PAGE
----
My father, a former high school teacher, once said to me, “Ignorance is no excuse”.

What he meant was that instead of wallowing in ignorance, making excuses as to why I couldn’t do something – figure it out. If I do not know how to do something correctly, instead of hanging on to “I don’t know how”, get out there and learn how to do it right.

I think I kind of went overboard on the “learning” part of the equation, spending some seven or eight years in post-secondary education, much to his chagrin 😉 Nevertheless, I do not regret taking the necessary time to get an education, as it has greatly enhanced my understanding of the world I live in. I am not referring to the mass of information that colleges and universities disseminate into the minds of the relatively young. I am talking about the ability to think critically, debate, and to research continually. If anything I have learned through all those years of learning, it was to be a life-long learner.

Unfortunately, for some, learning almost stops after high school. People may adapt to their chosen field of work (and obviously learn new things) but they often remain immersed in the same narrow social and cultural situations as they did in high school. They do not venture outside of that which is comfortable to them, and thus, they never really grow intellectually and often spiritually also.

Of course, one cannot apply this kind of generalization to all people everywhere, but it is certainly true in much of western society.

I have often heard the statement,

Who needs an education…I have street smarts!

Well…what can I say to that? I have street smarts too, and an education! I went back to pursue a post-secondary education later in life BECAUSE of what I learned on the street.

Sorry bud, but street smarts alone do not cut it in the real world.

Again, this particular individual is justifying, for whatever reason(s), that education has no value and that learning on the street, including experiencing the hard knocks of life, is the best approach. I just happen to disagree.

One of the things I learned while working in a far northern health district is that former addicts do NOT always make the best drug and alcohol addiction counsellors. It was a cultural norm and acceptable social reality in the North to hire former addicts with a minimal educational background (certificate or diploma) to serve as addiction counsellors to their own people (the Metis and Aboriginal or Indigenous people of the North). The reality was that a few of these counsellors had an extraordinary high rate of absenteeism in the workplace. When a formal inquiry was made as to why this was happening, nine times out of ten the individual(s) concerned had fallen off the wagon and were once again deep in the grip of their alcohol or drug addiction. The pressures of the workplace, including the normal expectation of the counsellors fulfilling the requirements of their job was too much for some. As soon as management would zero in on a problematic employee, they would go on stress leave for six months costing the health district and the taxpayer a disproportionately large amount of money – only for the cycle to repeat itself over and over again.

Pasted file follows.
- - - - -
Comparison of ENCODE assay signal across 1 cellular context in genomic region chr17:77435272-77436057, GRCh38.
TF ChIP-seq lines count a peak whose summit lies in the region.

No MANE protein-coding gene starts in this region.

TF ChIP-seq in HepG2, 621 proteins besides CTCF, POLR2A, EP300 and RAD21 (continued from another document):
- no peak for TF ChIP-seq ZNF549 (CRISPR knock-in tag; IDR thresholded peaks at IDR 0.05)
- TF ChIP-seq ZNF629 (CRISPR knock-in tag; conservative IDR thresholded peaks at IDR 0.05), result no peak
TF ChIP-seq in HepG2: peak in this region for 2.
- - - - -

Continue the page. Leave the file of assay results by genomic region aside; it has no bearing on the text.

Please don’t misunderstand me, I feel great compassion for many of these individuals – one or two of which I would consider to be friends. Addiction of any kind is a horrible thing to overcome. But, the decisions the health district made in hiring and then carrying these ineffectual employees over a long period of time was just plain STUPID, in my opinion. The concept that a supposedly recovered addict with street smarts and a minimal education is ideal as an addiction counsellor is ludicrous to me. The best counsellor we had in the entire health district was an educated young person from another country half way around the world. To the hiring managers and board who held to the old and ineffectual ways of doing things, this came as a great surprise. This person’s success as an addictions counsellor only seemed to amplify management’s own ineffectiveness and narrow point of view.

There is so much more that I would like to write about publicly, but unfortunately I am bound in perpetuity to privacy and procedural contractual obligations, not to mention personal ethics. There is much we can learn from life and living. If we possess a broader framework to comprehensively understand the philosophical, cultural, and religious underpinnings of society, we will do even better. Does any of the above necessitate that everyone should pursue some sort of formal post-secondary education? Of course not! But I can highly recommend venturing out of that which you are accustomed to and comfortable with, in order to truly become a life-long learner – a seeker of truth. Consider developing critical thinking and debating skills, and taking the necessary time to develop research skills – that alone will serve you well your entire life.